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Re: China's 294 Megatons of Thermonuclear Firepower

Postby Martin Su » Sun Mar 01, 2015 7:23 pm

Two likely reasons for unchanging Pentagon claim of 250 Chinese warheads for decades

I don't think anybody believes that China had 250 thermonuclear warheads for 30 years.

There are two lines of thinking regarding the Pentagon claim.

1. The US will keep claiming 250 Chinese warheads indefinitely unless China provides an official number. Since no one knows China's true thermonuclear strength, the US will keep embarrassing China until there's an official account.

2. The US wants to minimize the Chinese thermonuclear arsenal to keep a free hand in the South China Sea. If the Pentagon came out and said "China has 1,000 thermonuclear warheads," the American public would go berserk. The US doesn't have 1,000 large- and medium-size cities. Acknowledging a MAD (ie. mutually assured destruction) status with China would greatly restrict US courses of action in Asia.

The need for China to maintain secrecy over its thermonuclear arsenal size

Now, let's look at the other side. Why won't China reveal the size of its thermonuclear arsenal? China says it needs to maintain strategic ambiguity to fend off a stronger thermonuclear power (e.g. the United States). However, I think the story is more complicated than that.

If China discloses the true size of its thermonuclear arsenal, the U.S. will garner worldwide political support and force China into arms talks. China does not want to have to listen to the Europeans at every meeting and hear them complain about the size of the Chinese thermonuclear arsenal.

Arms talks are bad for China. Verifiable arms reduction measures mean the U.S. will finally have a good look at the 5,000km Underground Great Wall. Without seeing the entire structure in detail and in person, the U.S. will always be kept guessing about the veracity and timeliness (e.g. has changes and upgrades been made) of spy reports. In other words, the Underground Great Wall will remain a mystery. If the U.S. is allowed to see the Underground Great Wall, China has lost the element of surprise.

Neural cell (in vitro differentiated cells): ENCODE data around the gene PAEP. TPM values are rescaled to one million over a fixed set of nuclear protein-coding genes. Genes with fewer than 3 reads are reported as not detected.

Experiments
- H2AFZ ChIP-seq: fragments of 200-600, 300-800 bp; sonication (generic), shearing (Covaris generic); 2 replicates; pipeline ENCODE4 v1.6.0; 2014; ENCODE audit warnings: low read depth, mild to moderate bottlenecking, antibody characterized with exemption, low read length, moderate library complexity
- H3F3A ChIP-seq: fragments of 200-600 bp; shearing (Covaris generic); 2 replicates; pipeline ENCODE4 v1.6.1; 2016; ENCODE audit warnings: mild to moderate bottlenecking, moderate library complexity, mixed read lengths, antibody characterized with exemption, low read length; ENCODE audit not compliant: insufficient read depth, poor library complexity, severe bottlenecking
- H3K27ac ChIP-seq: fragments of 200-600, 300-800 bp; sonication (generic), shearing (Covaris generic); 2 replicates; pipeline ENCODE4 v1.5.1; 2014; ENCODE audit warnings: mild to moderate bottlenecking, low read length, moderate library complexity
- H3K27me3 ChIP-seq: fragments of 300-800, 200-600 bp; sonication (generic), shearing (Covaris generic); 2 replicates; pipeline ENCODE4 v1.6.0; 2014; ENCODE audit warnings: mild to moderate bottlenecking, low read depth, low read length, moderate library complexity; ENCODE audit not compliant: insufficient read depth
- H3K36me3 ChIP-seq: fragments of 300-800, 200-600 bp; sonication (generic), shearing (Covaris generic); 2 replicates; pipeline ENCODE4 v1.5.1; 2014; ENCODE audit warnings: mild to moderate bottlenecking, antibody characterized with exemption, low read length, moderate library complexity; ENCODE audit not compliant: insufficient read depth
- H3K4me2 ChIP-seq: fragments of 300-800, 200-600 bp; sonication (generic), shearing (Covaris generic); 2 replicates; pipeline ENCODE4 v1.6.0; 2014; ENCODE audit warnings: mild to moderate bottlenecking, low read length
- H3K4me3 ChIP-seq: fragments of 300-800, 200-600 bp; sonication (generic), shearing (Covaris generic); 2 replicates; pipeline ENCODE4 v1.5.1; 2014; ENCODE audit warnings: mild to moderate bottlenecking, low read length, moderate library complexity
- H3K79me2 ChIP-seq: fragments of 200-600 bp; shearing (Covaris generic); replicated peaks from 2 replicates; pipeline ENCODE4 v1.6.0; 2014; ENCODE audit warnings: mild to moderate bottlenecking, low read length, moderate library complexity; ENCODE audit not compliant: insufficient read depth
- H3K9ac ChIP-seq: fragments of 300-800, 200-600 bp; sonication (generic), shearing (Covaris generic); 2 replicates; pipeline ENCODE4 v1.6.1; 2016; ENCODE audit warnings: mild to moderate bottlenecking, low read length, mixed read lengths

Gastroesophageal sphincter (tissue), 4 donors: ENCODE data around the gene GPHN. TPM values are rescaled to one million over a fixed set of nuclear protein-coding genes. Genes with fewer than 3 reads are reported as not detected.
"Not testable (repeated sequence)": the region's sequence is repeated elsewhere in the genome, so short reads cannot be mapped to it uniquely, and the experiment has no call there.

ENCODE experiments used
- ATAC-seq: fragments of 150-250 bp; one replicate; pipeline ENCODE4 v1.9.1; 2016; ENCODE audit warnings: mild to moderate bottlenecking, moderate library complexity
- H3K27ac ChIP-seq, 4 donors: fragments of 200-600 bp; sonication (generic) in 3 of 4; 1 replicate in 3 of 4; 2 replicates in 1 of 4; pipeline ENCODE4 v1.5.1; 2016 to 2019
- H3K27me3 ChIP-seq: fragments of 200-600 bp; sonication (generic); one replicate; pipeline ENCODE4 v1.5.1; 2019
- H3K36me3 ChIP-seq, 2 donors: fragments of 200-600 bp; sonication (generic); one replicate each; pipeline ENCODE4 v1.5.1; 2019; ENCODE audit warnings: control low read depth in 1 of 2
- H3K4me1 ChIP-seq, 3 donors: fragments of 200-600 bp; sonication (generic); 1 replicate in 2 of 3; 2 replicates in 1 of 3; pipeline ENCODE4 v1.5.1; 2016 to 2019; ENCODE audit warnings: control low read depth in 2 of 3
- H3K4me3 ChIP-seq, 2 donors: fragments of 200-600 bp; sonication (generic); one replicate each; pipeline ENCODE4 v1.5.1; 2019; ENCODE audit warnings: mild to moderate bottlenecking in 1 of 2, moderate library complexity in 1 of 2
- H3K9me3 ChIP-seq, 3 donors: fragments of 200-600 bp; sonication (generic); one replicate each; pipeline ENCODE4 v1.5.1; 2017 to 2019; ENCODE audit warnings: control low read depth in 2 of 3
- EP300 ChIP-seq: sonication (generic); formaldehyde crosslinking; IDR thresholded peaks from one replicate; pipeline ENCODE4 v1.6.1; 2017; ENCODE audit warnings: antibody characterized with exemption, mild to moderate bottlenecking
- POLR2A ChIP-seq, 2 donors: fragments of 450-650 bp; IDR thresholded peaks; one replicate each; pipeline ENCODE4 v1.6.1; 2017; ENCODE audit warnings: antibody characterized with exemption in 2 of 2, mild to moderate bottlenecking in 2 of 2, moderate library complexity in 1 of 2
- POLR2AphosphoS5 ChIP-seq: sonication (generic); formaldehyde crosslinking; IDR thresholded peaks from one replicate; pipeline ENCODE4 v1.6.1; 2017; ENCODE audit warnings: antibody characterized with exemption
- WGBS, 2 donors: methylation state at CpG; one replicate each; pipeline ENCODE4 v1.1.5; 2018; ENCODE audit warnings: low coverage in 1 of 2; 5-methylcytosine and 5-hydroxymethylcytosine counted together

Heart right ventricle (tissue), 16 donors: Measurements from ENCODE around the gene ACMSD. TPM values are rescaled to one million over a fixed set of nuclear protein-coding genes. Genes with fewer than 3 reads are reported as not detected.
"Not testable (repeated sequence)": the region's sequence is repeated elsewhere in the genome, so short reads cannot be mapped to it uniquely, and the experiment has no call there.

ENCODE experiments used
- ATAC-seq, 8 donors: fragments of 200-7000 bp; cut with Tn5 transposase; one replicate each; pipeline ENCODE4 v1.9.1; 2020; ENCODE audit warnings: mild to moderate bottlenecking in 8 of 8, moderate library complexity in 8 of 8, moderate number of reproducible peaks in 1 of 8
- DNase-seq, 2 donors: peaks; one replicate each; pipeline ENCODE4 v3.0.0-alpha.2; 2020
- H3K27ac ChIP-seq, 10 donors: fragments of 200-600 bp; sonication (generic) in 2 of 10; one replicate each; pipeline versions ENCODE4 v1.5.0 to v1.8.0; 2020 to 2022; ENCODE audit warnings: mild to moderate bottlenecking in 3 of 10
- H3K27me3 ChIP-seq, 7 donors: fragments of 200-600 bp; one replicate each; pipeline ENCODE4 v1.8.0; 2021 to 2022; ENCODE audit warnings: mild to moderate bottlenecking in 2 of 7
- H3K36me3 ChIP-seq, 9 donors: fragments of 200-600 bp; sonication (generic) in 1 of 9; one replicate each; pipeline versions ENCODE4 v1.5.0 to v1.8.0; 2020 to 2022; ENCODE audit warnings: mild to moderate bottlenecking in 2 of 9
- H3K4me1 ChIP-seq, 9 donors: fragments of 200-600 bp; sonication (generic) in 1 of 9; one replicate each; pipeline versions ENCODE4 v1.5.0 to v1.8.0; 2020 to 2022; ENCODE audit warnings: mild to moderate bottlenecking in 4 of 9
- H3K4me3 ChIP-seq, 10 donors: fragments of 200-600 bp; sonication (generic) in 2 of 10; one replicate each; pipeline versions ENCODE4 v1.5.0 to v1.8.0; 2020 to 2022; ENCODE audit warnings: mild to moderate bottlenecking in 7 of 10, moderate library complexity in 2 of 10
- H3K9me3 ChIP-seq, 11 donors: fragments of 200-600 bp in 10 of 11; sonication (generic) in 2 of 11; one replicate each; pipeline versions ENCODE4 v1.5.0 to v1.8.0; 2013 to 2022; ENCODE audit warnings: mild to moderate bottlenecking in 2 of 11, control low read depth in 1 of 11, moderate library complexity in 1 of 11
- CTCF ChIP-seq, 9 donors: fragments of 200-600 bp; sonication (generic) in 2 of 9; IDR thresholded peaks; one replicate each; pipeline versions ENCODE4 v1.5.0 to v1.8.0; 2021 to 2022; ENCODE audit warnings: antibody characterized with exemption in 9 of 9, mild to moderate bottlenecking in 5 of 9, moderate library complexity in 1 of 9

On the other hand, the U.S. maintains its element of surprise because no one knows where the U.S. boomers are located.

Thus, China cannot participate in arms control talks. The Underground Great Wall can never be shown to outsiders. Otherwise, it loses its potency. Though China is building a credible sea-based deterrent, the conservative Chinese mind-set would want to keep the Underground Great Wall a secret as a backup.

In conclusion, the Pentagon will keep insisting on a tiny Chinese thermonuclear arsenal until China comes clean. China is happy to let the Pentagon keep insisting on an unbelievably low number, because it's good for business. I don't think the unholy alliance will change in the near future. They are both perpetuating a lie, but it suits their political purposes.
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Re: China's 294 Megatons of Thermonuclear Firepower

Postby Martin Su » Wed Mar 11, 2015 6:07 pm

The West claims no Chinese thermonuclear warhead growth for 35 years!

Look at the chart from the Bulletin of Atomic Scientists (which probably bases its data on Pentagon estimates). The claim is virtually no additional Chinese thermonuclear warheads for 35 years. The question is: Do you believe the chart?

Here is the problem. China had inducted many new thermonuclear weapon systems during the last 35 years.

a. DF-5A ICBM
b. DF-5B 8-MIRVed ICBM
c. JL-1 SLBM
d. DF-31 ICBM
e. DF-31A 3-MIRVed ICBM
f. JL-2 8-MIRVed SLBM (Jane's Defence)
g. DF-41 10-MIRVed ICBM

We can expect this farce to continue. Despite the growing number of Type 094 SSBNs with JL-2 SLBMs and the DF-41 ICBM brigades, the estimate of Chinese thermonuclear warheads will be kept laughably low for political reasons.

A single brigade of DF-5B ICBMs would add 96 thermonuclear warheads.
Three Type 094 SSBNs should have added 288 thermonuclear warheads.
Instead, we see almost no movement in the total number of Chinese thermonuclear warheads.

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Re: China's 294 Megatons of Thermonuclear Firepower

Postby Martin Su » Sat Apr 04, 2015 1:58 pm

China has two million tonnes of Uranium

China only needs 25kg of highly enriched uranium (HEU) and 4kg of plutonium for a modern thermonuclear warhead. (See A gigawatt nuclear reactor produces 293 kg of plutonium (40 fusion bombs) per year | Asiawind)
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China claims to hold over 2 million tonnes of uranium deposits | MINING.com

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[Note: Thank you to UnnamedSweeperMonk for the newslink.]